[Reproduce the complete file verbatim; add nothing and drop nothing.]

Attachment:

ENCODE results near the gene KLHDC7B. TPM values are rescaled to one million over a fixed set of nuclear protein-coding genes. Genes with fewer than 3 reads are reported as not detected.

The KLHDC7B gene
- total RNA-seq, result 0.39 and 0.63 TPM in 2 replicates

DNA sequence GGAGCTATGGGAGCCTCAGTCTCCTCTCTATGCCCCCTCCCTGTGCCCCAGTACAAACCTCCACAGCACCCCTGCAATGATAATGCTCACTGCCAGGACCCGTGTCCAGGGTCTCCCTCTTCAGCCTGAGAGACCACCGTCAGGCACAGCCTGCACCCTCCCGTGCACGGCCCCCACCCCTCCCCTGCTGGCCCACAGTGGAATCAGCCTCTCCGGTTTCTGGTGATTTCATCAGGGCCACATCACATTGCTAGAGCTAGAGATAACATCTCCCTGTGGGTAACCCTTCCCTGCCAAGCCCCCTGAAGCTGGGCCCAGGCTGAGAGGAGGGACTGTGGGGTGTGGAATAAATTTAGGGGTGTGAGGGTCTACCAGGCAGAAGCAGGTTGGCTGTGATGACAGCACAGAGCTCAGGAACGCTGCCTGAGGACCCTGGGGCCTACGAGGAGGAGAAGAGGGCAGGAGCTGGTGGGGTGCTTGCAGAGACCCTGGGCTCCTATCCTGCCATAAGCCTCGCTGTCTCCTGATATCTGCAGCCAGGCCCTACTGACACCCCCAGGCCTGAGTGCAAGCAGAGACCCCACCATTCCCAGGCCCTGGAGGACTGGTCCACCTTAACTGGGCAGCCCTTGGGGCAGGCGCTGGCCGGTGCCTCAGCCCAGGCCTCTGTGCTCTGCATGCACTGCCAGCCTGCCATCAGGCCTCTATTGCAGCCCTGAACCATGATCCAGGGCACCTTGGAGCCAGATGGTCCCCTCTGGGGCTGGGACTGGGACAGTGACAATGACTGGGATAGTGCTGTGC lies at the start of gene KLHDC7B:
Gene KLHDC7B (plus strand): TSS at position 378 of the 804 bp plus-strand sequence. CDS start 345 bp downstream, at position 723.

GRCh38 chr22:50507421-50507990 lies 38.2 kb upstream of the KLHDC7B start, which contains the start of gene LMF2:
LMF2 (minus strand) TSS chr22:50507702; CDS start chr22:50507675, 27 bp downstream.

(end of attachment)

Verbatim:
ENCODE results near the gene KLHDC7B. TPM values are rescaled to one million over a fixed set of nuclear protein-coding genes. Genes with fewer than 3 reads are reported as not detected.

The KLHDC7B gene
- total RNA-seq, result 0.39 and 0.63 TPM in 2 replicates

DNA sequence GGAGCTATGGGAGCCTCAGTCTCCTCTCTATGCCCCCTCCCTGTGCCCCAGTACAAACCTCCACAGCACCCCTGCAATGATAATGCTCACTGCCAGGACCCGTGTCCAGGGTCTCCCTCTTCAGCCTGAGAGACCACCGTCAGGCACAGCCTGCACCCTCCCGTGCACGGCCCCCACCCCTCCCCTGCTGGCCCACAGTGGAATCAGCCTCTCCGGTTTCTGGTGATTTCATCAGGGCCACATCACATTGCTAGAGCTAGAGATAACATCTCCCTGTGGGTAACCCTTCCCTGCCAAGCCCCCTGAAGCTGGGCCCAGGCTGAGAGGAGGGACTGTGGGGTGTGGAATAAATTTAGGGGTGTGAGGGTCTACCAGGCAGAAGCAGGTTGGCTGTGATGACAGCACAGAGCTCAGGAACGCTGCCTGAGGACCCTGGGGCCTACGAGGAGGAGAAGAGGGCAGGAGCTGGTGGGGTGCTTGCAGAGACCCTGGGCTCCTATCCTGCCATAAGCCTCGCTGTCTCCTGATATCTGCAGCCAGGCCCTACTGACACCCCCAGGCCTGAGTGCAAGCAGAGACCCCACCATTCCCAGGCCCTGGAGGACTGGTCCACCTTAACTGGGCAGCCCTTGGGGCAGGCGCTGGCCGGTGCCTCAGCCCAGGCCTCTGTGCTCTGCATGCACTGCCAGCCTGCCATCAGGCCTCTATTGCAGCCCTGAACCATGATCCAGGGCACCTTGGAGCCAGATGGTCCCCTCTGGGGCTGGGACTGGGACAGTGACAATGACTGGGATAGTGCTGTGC lies at the start of gene KLHDC7B:
Gene KLHDC7B (plus strand): TSS at position 378 of the 804 bp plus-strand sequence. CDS start 345 bp downstream, at position 723.

GRCh38 chr22:50507421-50507990 lies 38.2 kb upstream of the KLHDC7B start, which contains the start of gene LMF2:
LMF2 (minus strand) TSS chr22:50507702; CDS start chr22:50507675, 27 bp downstream.